In the protesters’ motion for dismissal, Occupy Chattanooga is described as “part of a nationwide and international movement of demonstrations aimed at calling attention to income inequality and irresponsible actions on the part of wealthy corporate actors.”
According to the court filings, protesters began camping out on the courthouse lawn near the beginning of November.
On Jan. 4, the Hamilton County Commission adopted a set of rules for the use of county property, including the courthouse lawn. It includes prohibitions on tables, chairs, grills and open fires, except under certain circumstances, and prohibitions on tents anywhere not designated as a campsite.
According to the county’s complaint, “The grounds of the Courthouse are carefully maintained and kept so as to preserve the property in an attractive and intact condition, readily available to all people who wish to see and enjoy it by their presence.”
The suit claims the rules for use of the grounds are “content-neutral;” that is, they apply equally to everyone and are not intended to single out Occupy protesters because of their political beliefs.
The rules do not establish any type of curfew for the property.
In asking the court to dismiss the case, attorneys for the protesters state, “If a local government could march into court whenever it passed a law to sue anyone potentially affected by a law in order to get a judgment of the law’s validity, the consequences would be troubling for the courts, the parties, and the administration of justice.”
Although attorneys for the county disagreed, on Monday they filed to dismiss the suit.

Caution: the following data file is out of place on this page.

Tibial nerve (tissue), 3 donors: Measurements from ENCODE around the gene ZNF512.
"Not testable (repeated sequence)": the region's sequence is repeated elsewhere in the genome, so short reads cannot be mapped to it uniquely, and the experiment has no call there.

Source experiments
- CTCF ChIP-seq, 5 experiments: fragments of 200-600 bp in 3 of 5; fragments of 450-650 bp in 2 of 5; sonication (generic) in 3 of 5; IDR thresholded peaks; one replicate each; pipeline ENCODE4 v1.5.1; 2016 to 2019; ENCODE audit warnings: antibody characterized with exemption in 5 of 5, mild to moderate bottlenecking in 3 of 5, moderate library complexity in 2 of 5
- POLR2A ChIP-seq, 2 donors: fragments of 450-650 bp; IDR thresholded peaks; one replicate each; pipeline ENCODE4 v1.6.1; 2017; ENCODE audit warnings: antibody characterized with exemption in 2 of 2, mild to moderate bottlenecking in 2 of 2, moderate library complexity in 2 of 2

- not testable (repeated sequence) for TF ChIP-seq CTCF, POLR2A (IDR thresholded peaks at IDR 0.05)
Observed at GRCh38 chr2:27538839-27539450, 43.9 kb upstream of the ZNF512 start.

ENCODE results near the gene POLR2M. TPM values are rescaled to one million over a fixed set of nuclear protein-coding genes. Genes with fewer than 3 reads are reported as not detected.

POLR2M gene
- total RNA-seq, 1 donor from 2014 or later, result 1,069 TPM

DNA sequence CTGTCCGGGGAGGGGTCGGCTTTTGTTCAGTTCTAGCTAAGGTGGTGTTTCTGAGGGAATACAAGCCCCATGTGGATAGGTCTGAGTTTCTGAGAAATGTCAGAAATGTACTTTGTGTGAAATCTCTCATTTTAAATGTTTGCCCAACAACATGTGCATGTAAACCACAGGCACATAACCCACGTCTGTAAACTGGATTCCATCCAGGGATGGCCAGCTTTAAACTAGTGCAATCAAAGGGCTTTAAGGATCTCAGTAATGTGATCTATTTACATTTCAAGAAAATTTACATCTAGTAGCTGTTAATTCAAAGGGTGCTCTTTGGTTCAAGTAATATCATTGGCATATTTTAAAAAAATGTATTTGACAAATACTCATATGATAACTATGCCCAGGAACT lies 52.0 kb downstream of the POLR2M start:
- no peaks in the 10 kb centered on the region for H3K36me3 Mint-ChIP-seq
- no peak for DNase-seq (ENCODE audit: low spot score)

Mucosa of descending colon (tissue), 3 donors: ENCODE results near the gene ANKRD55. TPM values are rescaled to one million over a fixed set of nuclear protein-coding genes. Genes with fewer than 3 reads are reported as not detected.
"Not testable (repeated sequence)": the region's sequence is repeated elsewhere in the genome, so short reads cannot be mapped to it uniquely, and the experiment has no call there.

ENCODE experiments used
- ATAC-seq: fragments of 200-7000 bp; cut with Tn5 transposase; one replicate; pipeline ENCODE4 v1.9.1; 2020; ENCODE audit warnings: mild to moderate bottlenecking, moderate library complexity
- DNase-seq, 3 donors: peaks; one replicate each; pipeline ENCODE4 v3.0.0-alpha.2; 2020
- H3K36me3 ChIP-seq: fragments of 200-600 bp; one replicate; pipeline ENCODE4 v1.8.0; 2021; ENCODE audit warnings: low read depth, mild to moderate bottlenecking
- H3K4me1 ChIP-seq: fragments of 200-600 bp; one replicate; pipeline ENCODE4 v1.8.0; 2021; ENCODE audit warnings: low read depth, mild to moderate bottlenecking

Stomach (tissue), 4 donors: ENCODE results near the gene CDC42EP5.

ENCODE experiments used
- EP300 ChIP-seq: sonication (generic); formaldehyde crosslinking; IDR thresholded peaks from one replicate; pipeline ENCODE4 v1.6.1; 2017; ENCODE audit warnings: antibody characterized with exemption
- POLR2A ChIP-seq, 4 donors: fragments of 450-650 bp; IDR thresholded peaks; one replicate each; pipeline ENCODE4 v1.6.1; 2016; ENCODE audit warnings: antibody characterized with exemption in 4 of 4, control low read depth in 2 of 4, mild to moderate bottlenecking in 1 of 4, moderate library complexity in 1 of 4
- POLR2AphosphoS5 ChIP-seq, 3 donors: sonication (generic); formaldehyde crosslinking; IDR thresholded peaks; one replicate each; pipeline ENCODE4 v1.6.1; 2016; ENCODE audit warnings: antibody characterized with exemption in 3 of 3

That motion stated that a change in circumstances made the lawsuit moot but did not say what those circumstances were.
In an interview on Tuesday, County Attorney Rheubin Taylor said the motion referred to the “relocation” of protesters’ tents. Deputies moved the tents to the adjacent sidewalk on Monday.
Protester Beth Foster said in an interview that members of Occupy Chattanooga will continue to have a presence near the courthouse but they are still working out the details.
Taylor said he would not speculate on what the county would do if protesters moved their tents back.
In Nashville on Tuesday, police spokeswoman Kristin Mumford said that Occupy protester Christopher Humphrey was arrested for failure to appear in court for a trespassing charge unrelated to his protest activities.
Humphrey has been challenging a new state law intended to evict protesters from their camp on War Memorial Plaza near the state Capitol by spending several nights there. The law prohibits camping on state property that is not specifically designated for it.